“Now faith is the substance of things hoped for, the evidence of things not seen.” – Hebrews 11:1
I recently met a student who is a doctor who specializes in palliative care. She is going to the U.S. for a medical conference soon and wanted some help asking and answering questions in English. She had some concerns about her classes with another English teacher, so I made sure to pray so that I could meet her needs during our lessons together. During the lesson, she mentioned that in Japan, it is common for the doctor to withhold information about a patient’s terminal illness. This is all done at the request of the patient or the patient’s family. She, however, would rather be up front and honest with her patients, but in her experience, many of her patients choose not to learn of their condition. She recently learned from another American that in the U.S., patients are always told of their terminal condition and prefer it this way. This baffled her to the point of distraction. We couldn’t focus on the questions she wanted help with for her conference because she spent so much time trying to understand why Americans would want to know if they had a terminal illness. We talked about the patient’s right to know and how patients in the U.S. are actively involved in the decisions concerning their health and treatment and that the only way to make informed decisions with the doctor is to be informed by the doctor. She understood all of this, but her question persisted.
It was about this time that I realized she was looking for a deeper answer, so I brought up the concept of hope. I explained that even though people hear bad news or news that make their situation appear hopeless, they can sometimes find a way to hold on to hope that something will change. She brought up the taboo topic of religion. She was under the impression that everyone in America is a Christian. Obviously I knew that wasn’t true, so we looked up some statistics and learned that about 83% of Americans identify as Christians. She wondered aloud if the reason American’s have hope is because they are Christian. I said the reason Christians have hope is because of faith, so we talked about that a bit. She asked why people would have faith or hope, even though they knew they were going to die in a few months? She gave me an example of one of her patients who opted to learn of his condition and decided to have faith that he would beat his illness. This patient tried many different treatments and medicines, but in the end, he still died. She said his faith in his treatment and medicine failed him. I told her that the difference between that man’s faith and the faith of a Christian is that we put our faith in God, not medicine.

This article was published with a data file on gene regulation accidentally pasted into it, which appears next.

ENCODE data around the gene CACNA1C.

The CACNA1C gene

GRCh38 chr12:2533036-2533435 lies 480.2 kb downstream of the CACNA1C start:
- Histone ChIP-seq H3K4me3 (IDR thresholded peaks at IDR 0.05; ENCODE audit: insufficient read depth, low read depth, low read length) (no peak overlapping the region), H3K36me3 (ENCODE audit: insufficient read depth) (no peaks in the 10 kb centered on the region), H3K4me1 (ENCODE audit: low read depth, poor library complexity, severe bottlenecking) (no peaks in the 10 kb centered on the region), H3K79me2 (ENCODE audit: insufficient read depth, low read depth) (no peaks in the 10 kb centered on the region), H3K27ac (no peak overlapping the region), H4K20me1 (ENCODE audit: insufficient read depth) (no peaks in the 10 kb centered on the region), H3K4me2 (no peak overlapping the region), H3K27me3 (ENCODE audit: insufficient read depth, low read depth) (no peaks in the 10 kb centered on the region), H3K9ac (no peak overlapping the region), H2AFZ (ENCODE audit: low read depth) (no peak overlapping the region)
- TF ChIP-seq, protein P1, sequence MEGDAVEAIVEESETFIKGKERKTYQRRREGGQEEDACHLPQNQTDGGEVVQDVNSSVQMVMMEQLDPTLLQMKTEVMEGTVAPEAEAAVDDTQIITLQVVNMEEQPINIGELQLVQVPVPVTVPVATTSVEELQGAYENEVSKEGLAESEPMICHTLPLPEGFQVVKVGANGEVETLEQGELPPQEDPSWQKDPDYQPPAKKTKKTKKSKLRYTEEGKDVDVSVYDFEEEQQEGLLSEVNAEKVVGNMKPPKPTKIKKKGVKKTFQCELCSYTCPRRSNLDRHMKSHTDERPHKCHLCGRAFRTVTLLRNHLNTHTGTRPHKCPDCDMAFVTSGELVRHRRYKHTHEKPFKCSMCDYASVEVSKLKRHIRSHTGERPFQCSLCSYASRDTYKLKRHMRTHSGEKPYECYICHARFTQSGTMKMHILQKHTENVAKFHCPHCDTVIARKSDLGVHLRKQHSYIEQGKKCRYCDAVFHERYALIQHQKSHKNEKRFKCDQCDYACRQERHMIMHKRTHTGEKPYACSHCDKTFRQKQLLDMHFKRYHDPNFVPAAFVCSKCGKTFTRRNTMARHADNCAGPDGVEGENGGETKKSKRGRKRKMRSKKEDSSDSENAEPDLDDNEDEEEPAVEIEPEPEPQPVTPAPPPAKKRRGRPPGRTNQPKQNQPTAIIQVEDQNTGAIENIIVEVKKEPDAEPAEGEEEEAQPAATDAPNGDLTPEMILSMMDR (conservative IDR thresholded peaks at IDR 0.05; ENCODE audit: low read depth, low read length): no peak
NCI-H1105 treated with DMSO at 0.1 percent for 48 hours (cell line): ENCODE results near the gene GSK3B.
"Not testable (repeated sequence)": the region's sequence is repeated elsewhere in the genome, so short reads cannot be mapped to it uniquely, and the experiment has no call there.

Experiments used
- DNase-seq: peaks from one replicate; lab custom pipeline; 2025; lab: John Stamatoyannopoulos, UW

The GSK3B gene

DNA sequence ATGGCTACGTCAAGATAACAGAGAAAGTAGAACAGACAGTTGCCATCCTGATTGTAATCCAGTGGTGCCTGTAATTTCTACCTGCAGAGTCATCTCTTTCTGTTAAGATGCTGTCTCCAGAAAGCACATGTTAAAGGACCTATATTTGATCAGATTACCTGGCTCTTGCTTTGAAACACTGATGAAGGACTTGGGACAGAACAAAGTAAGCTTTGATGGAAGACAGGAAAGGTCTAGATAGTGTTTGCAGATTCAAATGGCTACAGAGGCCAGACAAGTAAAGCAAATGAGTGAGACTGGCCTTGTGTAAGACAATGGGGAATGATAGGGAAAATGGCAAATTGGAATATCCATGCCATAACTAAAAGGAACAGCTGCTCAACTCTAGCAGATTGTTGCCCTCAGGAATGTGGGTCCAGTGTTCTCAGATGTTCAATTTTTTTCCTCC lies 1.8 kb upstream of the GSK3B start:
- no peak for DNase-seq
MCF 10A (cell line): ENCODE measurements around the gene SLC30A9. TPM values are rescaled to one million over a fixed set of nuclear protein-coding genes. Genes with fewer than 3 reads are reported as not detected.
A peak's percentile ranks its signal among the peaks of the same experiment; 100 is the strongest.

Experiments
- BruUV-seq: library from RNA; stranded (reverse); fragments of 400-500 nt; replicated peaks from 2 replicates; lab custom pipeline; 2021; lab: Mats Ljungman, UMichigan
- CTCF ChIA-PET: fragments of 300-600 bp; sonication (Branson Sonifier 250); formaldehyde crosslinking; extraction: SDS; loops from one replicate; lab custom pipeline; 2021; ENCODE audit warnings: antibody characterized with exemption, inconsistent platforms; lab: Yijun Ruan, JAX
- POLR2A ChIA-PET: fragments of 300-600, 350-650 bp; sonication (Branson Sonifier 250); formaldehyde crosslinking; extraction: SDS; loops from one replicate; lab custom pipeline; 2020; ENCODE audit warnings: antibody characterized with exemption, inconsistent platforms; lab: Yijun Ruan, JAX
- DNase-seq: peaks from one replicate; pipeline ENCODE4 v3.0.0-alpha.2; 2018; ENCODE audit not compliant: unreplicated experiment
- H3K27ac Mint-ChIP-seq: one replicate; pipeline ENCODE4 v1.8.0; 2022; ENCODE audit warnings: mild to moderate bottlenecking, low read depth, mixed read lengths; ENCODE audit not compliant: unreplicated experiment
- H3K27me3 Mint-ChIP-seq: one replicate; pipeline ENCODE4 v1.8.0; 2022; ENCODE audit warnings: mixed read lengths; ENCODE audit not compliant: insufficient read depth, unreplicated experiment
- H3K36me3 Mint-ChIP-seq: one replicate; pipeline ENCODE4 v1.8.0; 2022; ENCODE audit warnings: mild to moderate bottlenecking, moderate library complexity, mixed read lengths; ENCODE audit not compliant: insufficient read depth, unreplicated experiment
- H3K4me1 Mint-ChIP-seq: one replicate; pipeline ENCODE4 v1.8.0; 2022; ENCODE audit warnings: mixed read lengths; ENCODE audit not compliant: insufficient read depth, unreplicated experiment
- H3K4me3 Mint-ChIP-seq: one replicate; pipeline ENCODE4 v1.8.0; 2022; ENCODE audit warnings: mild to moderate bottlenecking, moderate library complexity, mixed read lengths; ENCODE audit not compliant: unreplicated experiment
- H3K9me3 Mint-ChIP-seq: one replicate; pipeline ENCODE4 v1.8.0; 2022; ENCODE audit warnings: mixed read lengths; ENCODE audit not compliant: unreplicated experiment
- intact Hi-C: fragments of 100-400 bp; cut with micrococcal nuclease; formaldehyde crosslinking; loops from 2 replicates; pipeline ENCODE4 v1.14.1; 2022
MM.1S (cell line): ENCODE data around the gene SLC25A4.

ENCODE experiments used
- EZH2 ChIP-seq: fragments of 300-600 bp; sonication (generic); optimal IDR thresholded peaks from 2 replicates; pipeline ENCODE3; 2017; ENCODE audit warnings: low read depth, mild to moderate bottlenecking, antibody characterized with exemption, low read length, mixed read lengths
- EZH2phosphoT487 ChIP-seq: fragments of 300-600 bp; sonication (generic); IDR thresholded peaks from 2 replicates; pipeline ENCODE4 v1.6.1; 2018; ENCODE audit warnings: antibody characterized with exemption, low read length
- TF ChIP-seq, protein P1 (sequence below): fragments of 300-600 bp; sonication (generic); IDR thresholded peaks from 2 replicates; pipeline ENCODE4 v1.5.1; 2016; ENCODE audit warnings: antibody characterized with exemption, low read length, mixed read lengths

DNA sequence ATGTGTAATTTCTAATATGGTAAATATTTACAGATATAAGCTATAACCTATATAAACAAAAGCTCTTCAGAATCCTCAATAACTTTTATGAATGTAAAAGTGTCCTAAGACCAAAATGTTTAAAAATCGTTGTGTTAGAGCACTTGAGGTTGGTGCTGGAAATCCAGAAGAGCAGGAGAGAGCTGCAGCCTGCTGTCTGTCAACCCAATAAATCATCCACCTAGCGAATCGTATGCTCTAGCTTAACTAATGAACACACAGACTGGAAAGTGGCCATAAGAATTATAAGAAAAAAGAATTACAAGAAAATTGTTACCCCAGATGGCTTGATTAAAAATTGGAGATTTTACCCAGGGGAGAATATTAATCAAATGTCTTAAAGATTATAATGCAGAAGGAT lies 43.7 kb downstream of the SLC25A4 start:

We talked more about hope and faith until we ran out of time. Because I was at work and work has rules, I couldn’t really get into what I wanted to say to her. What I saw in her was God opening a crack for her to gain understanding of who He is. Hope and faith can only be fully understood through the spirit of God. People can have all kinds of hope and faith, but if it is not directed towards the right source, it doesn’t carry much weight.
My prayer for her and many like her is that she continue to ask questions, to seek the truth. I pray that the Lord will place her in the path of others who can answer her questions with godly and spiritually led responses. Additionally, I pray that we all continue to talk to God and to get full on our knowledge of Him so that when we are approached, we dip into that reserve to provide the needed spiritual guidance that others crave.